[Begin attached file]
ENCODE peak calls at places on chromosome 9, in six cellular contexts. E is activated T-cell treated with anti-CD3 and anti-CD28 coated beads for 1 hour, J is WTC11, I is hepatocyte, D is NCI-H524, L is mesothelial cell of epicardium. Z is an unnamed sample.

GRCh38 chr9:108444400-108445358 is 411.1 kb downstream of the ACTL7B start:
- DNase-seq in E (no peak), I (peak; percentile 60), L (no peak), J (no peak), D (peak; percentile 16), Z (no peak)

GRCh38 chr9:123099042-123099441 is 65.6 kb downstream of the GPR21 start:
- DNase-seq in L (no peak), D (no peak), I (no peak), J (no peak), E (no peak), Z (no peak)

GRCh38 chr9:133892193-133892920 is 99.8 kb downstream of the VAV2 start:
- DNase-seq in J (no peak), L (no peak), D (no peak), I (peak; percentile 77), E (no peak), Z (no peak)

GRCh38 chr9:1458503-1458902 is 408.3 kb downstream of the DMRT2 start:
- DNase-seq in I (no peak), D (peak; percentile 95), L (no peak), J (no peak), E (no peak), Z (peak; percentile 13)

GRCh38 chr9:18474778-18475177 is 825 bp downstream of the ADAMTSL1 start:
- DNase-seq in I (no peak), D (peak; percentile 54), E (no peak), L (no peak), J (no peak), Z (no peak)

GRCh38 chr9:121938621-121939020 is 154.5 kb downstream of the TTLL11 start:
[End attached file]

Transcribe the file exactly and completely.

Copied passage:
ENCODE peak calls at places on chromosome 9, in six cellular contexts. E is activated T-cell treated with anti-CD3 and anti-CD28 coated beads for 1 hour, J is WTC11, I is hepatocyte, D is NCI-H524, L is mesothelial cell of epicardium. Z is an unnamed sample.

GRCh38 chr9:108444400-108445358 is 411.1 kb downstream of the ACTL7B start:
- DNase-seq in E (no peak), I (peak; percentile 60), L (no peak), J (no peak), D (peak; percentile 16), Z (no peak)

GRCh38 chr9:123099042-123099441 is 65.6 kb downstream of the GPR21 start:
- DNase-seq in L (no peak), D (no peak), I (no peak), J (no peak), E (no peak), Z (no peak)

GRCh38 chr9:133892193-133892920 is 99.8 kb downstream of the VAV2 start:
- DNase-seq in J (no peak), L (no peak), D (no peak), I (peak; percentile 77), E (no peak), Z (no peak)

GRCh38 chr9:1458503-1458902 is 408.3 kb downstream of the DMRT2 start:
- DNase-seq in I (no peak), D (peak; percentile 95), L (no peak), J (no peak), E (no peak), Z (peak; percentile 13)

GRCh38 chr9:18474778-18475177 is 825 bp downstream of the ADAMTSL1 start:
- DNase-seq in I (no peak), D (peak; percentile 54), E (no peak), L (no peak), J (no peak), Z (no peak)

GRCh38 chr9:121938621-121939020 is 154.5 kb downstream of the TTLL11 start: